The prostate surrounds the upper part of the urethra, the tube that empties urine from the bladder. It is a male sex gland that produces a thick fluid that forms part of semen, and is about the size of a walnut. It is located below the bladder and in front of the rectum.
All men, age 40 or older, should be screened for the cancer yearly. If you dread the rectal exam, there’s a blood test.
This test, called the Prostate Specific Antigen (PSA), is very sensitive and accurate. PSA should generally be below 2.5 for a 40-year-old man. If it’s more, then further tests must be conducted.
It is strongly advised, that both the rectal exam and blood test be taken. This will produce a more accurate result. Do not depend on the rectal exam alone. Sometimes the cancer can be so deep inside the prostate that it cannot be felt.
Another problem is that many doctors have forgotten how to give a rectal exam, or are not trained properly. All it takes is a gentle touch.
The laser TURP (Transurethral resection of the prostate) operation does not cure prostate cancer. If your doctor or urologist suggests the operation, he advises you to seek a second opinion. The reason: the operation removes the inside of the prostate gland, leaving whatever cancer cells there are on the outside. The operation is usually reserved for enlargened, benign (non-cancerous) prostate glands.
There is a cure, however-one that’s sanctioned by every expert in the world. It’s called a radical prostatectomy, where the entire prostate gland is removed plus some surrounding tissue. The side effects can be impotence and incontinence. But these problems, are fast becoming things of the past.
For impotence there are a number of treatments ranging from the pump to Viagra; and incontinence is rare after surgery.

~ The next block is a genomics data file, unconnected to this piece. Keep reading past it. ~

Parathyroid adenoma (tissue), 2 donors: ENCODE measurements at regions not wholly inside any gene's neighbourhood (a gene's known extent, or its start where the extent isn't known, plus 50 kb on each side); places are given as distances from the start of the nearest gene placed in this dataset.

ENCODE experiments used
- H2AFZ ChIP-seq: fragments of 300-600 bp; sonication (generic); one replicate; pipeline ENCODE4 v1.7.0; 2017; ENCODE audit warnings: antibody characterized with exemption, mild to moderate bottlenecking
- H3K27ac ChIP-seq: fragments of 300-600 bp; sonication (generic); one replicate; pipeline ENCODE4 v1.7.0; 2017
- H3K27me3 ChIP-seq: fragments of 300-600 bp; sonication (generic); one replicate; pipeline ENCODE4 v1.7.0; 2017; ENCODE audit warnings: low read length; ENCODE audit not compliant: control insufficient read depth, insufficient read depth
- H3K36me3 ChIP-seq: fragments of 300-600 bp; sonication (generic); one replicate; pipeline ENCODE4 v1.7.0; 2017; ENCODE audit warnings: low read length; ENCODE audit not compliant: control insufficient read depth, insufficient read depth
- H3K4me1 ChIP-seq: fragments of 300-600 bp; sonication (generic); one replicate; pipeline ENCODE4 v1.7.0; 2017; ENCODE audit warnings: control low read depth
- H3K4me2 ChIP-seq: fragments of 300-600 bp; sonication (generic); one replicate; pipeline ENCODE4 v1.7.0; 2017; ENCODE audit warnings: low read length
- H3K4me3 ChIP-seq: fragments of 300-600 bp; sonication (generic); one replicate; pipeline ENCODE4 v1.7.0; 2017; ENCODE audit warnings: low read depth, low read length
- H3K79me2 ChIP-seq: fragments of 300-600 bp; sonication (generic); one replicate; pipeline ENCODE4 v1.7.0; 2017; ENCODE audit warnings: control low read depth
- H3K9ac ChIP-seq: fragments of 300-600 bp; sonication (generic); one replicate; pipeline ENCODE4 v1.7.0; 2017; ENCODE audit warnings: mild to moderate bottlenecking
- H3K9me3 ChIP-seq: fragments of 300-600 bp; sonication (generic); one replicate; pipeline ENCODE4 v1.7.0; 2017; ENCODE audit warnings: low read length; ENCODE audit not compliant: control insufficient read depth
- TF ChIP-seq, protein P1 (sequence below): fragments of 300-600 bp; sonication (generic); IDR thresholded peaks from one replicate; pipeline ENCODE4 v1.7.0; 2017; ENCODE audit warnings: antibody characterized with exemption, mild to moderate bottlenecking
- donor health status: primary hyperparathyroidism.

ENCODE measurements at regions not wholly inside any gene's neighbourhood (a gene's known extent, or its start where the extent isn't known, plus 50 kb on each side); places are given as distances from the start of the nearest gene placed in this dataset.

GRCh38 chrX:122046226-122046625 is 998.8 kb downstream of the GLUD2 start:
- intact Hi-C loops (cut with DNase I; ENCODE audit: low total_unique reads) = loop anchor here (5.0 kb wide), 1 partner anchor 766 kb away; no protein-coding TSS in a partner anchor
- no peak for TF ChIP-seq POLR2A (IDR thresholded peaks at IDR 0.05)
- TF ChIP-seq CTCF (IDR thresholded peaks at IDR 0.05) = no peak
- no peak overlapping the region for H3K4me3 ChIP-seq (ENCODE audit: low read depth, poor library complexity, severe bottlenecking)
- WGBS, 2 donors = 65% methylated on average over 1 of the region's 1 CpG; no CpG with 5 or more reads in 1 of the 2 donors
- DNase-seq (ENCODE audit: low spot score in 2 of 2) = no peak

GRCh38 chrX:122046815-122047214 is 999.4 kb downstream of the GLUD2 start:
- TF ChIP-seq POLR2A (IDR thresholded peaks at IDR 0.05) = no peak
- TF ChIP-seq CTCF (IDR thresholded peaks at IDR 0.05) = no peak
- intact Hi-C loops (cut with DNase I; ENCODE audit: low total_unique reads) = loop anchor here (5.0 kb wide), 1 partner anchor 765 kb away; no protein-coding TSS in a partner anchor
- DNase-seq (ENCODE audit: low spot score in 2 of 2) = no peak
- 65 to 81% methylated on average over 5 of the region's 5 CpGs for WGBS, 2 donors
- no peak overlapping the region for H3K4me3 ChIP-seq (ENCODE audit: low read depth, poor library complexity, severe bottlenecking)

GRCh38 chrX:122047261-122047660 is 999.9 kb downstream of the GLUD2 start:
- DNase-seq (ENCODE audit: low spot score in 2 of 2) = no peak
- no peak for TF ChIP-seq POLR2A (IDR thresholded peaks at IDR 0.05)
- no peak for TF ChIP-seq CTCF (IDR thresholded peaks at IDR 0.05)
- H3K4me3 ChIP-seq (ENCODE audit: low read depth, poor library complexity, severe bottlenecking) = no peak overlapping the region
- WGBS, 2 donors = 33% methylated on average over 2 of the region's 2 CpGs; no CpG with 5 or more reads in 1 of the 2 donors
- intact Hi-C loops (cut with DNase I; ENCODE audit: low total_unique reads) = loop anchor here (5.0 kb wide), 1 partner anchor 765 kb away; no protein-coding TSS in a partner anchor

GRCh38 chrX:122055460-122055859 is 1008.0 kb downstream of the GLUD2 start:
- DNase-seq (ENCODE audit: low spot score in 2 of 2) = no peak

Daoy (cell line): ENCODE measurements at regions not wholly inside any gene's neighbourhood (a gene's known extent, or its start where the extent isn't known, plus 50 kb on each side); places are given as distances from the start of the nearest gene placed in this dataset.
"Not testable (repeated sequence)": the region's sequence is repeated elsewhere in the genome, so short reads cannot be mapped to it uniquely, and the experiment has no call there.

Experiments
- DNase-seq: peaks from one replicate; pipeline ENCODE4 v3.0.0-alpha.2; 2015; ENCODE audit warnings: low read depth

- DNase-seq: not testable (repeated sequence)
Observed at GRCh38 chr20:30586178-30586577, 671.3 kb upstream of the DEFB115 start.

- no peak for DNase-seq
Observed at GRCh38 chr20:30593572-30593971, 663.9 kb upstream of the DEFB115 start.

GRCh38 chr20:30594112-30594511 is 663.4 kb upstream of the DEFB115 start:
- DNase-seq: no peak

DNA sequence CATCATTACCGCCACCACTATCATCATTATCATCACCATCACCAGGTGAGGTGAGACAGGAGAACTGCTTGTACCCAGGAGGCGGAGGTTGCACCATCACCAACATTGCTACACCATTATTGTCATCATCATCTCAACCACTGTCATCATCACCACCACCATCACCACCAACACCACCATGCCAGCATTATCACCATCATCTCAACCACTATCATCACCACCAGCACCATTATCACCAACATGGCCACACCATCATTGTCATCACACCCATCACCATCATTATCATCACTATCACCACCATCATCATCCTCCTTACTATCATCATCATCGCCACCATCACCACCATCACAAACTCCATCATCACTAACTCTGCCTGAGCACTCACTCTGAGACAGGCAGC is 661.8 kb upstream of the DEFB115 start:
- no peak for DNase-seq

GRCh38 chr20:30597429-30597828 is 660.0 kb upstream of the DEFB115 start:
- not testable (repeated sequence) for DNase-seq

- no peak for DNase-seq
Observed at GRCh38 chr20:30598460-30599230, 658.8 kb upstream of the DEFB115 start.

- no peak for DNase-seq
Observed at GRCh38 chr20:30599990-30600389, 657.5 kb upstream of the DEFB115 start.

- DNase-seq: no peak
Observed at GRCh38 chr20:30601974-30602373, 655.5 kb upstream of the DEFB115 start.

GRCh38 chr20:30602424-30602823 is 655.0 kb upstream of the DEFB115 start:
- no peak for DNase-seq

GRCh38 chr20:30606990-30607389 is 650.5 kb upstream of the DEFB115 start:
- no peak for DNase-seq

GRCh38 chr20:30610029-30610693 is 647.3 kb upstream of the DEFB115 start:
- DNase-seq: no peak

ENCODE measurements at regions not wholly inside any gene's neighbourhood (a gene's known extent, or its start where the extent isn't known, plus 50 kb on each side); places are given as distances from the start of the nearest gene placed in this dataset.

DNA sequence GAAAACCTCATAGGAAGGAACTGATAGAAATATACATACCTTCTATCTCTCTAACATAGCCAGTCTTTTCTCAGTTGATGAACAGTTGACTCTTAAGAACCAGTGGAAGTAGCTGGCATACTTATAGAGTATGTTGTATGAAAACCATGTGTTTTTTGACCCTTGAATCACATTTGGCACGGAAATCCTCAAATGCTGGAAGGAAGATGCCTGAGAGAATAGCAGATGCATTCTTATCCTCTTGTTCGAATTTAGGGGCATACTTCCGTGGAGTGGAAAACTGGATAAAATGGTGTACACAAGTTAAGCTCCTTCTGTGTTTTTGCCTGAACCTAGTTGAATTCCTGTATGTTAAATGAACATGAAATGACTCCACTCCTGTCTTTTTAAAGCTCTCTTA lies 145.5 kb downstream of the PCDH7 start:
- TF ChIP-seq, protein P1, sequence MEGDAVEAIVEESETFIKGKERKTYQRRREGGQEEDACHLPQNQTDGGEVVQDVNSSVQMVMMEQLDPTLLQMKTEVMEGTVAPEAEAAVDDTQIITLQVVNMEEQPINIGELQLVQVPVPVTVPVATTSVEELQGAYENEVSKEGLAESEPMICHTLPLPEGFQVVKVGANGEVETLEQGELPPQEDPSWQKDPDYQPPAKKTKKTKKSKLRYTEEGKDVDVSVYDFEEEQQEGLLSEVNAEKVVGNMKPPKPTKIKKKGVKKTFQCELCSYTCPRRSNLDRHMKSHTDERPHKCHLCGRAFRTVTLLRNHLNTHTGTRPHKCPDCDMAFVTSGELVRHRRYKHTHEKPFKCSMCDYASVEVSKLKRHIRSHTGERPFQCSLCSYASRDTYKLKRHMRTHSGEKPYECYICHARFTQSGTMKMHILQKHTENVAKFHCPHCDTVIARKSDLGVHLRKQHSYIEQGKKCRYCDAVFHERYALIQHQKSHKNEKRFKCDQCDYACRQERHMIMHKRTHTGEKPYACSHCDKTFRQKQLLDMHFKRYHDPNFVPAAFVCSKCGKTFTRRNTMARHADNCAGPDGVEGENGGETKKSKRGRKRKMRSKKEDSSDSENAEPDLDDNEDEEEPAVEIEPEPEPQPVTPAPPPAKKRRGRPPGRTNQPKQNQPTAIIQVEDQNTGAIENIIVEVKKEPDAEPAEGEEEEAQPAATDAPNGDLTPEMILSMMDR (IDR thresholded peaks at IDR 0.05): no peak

The myths surrounding prostate cancer are that the laser operation can cure it. Another is that it is linked to sex and promiscuity.
One thing’s for sure though: cutting down on meat and eating more tomatoes prevents any kind of cancer.
Tomatoes contain a cancer-fighting chemical. Since prevention is always better than cure, stock up on those tomatoes.
See your doctor if you have:
If you have none of the above signs, get a yearly check anyway once past the age of 40.
· Radiation Therapy: External beam therapy can be used to treat the prostate gland, or prostate bed. Treatments are usually Monday through Friday for about seven weeks.
· Internal radiation therapy, or brachytherapy can also be used in some instances. Different types of radiation isotopes are inserted in the area of the prostate. They are temporary, and must be removed at the predetermined time. Permanent seeds, like gold, can also be placed in the prostate area. Due to a low half life or decay time, they do not have to be removed.
· Chemotherapy is a choice for patients whose prostate cancer has spread outside the gland, and for those patients who have tried hormone therapy without success. It is not effective for early-stage prostate cancer, so it is not considered a method of choice for those patients.
· Hormone Therapy is also being used in the treatment of prostate cancer.
There are various drugs available. One currently being used is called Lupron which decreases the amount of testosterone produced. It is taken by injection, and can be as effective as testicular surgery. If used on a long-term basis, all types of prostate cancers become resistant to this type of treatment, however.